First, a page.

Companion Life, Everest, Everest Prime, LifeShield, and Standard Life were all offering plans in the District as of December 2018, but their plans were no longer available for purchase as of 2019.
Fixed indemnity plans, accident insurance, and critical illness plans can be sold in the District, but only to people who are also enrolled in major medical health coverage.
How can I get health insurance coverage in DC?
Since short-term health insurance plans are not currently available in Washington DC, we recommend that you check to see if you’re eligible to enroll in an ACA-compliant major medical plan.
These plans are available only through DC Health Link (the marketplace/exchange in DC). They’re normally only available during open enrollment (permanently set at November 1 – January 31 in DC) or during a special enrollment period triggered by a qualifying life event.
But to address the ongoing COVID pandemic, DC Health Link is offering a COVID-related enrollment period for uninsured residents, which continues through the end of the public health emergency period (expected to end in May 2023). A qualifying event is not necessary in order to use this COVID-related enrollment period, although qualifying events will once again be necessary in order to enroll outside of the annual enrollment window, after the COVID emergency period ends.
(Note that the COVID-related enrollment window is only for residents who are uninsured; those who have insurance do need a qualifying life event in order to make a plan change outside of the open enrollment window.)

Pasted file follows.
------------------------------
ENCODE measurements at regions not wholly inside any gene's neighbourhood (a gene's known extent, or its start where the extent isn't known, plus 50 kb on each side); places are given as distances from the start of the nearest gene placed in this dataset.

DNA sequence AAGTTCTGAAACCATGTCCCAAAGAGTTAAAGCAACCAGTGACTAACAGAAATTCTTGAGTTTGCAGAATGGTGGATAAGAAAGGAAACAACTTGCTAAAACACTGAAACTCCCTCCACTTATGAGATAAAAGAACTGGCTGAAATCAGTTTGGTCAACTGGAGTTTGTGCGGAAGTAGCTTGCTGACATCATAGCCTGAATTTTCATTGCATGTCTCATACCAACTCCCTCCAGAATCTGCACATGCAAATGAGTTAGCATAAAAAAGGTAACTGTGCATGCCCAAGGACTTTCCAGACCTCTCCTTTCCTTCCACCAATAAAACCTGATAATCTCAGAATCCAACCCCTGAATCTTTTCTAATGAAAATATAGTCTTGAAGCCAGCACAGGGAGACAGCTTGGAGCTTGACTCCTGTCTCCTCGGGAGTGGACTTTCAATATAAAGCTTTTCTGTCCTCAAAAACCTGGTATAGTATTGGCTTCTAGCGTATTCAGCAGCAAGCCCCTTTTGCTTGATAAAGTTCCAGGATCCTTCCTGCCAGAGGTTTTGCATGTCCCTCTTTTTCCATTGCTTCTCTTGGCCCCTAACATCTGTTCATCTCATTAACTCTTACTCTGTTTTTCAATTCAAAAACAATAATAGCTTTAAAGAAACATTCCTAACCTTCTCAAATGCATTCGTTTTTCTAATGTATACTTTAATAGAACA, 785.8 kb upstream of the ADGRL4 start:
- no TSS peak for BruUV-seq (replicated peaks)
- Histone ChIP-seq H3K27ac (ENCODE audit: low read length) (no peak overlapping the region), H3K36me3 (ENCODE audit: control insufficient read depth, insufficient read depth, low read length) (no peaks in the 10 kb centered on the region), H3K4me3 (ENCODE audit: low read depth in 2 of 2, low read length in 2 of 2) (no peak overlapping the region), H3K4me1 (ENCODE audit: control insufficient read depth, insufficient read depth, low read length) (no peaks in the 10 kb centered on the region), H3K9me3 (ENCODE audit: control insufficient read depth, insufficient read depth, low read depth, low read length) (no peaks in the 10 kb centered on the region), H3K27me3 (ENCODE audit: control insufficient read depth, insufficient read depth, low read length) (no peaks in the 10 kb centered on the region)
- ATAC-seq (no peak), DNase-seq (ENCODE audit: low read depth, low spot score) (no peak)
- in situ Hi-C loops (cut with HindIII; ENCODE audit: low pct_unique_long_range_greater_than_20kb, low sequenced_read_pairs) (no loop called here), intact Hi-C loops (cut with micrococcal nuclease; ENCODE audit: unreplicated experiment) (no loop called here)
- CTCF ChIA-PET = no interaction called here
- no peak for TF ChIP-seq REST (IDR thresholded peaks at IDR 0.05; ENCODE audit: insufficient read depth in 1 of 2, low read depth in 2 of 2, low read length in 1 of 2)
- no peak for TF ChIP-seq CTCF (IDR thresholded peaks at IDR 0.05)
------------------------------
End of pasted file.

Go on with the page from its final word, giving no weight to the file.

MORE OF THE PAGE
Plans obtained through DC Health Link are purchased on a monthly basis, so you can enroll in coverage even for only a few months until another policy takes effect — and if you’re eligible, you may qualify for financial assistance in the form of a premium subsidy. The American Rescue Plan has made premium subsidies larger and more widely available. That continues through 2025, as a result of an extension that was included in 2022’s Inflation Reduction Act.
It’s also noteworthy that DC has among the nation’s highest income limits for Medicaid eligibility, so people who would have to purchase private coverage if they lived elsewhere may find that they’ll qualify for Medicaid in DC.
Is there a penalty for not having health coverage in DC?
Yes. Since 2019, DC residents have been required by law to have qualifying health insurance coverage or to pay a penalty when filing a state tax return.
The penalty is modeled on the federal penalty that was used until 2018, with a maximum penalty amount based on the average cost of a bronze plan in DC.
There are no longer any short-term health plans for sale in DC, but even if there were, they would not fulfill the District’s requirement that residents maintain minimum essential coverage.
What coverage options, other than short-term health insurance, are available in DC?
Consumers in DC can buy ACA-compliant health insurance through a district-run exchange, DC Health Link. Three carriers offer coverage through the exchange in 2023.
DC residents in need of health coverage may find that they’re eligible for Medicaid, which covers roughly 45% of the District’s population as of 2023.
Louise Norris is an individual health insurance broker who has been writing about health insurance and health reform since 2006. She has written dozens of opinions and educational pieces about the Affordable Care Act for healthinsurance.org. Her state health exchange updates are regularly cited by media who cover health reform and by other health insurance experts.